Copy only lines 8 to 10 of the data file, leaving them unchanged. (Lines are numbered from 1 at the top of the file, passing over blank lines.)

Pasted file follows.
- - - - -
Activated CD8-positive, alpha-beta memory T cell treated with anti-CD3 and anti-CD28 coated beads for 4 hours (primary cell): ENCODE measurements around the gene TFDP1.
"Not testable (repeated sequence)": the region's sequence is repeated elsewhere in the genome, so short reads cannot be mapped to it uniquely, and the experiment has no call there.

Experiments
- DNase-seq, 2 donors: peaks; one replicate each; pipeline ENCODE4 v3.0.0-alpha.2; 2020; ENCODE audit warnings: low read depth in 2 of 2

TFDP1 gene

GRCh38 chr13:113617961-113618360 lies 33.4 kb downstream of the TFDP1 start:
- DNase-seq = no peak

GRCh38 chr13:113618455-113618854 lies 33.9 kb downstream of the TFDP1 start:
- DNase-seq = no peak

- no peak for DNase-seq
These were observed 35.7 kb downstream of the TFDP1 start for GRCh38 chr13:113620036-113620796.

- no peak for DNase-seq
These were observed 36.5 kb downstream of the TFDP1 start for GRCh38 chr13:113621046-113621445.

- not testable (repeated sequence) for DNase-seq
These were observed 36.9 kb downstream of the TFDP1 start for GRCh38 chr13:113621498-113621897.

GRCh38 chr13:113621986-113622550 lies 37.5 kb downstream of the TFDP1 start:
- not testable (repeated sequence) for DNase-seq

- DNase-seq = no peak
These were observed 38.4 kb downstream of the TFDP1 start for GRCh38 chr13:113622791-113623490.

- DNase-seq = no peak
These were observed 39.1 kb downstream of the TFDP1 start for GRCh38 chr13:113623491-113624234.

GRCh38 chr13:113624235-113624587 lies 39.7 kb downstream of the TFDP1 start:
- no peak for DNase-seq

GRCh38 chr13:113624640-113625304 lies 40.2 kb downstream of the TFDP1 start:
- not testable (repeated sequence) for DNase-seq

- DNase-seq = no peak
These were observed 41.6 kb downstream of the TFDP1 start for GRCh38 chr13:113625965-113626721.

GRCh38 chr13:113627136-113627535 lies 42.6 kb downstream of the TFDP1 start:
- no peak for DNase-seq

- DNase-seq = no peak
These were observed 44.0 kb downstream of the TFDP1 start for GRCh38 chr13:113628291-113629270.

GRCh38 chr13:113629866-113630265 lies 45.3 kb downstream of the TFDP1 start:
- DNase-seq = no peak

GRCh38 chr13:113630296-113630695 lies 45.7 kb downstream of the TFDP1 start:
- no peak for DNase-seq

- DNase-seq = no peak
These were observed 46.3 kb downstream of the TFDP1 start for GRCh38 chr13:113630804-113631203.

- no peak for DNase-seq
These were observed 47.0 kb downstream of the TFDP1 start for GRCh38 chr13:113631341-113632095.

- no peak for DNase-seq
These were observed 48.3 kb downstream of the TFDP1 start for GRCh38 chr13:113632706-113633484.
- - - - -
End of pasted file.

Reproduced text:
GRCh38 chr13:113618455-113618854 lies 33.9 kb downstream of the TFDP1 start:
- DNase-seq = no peak

- no peak for DNase-seq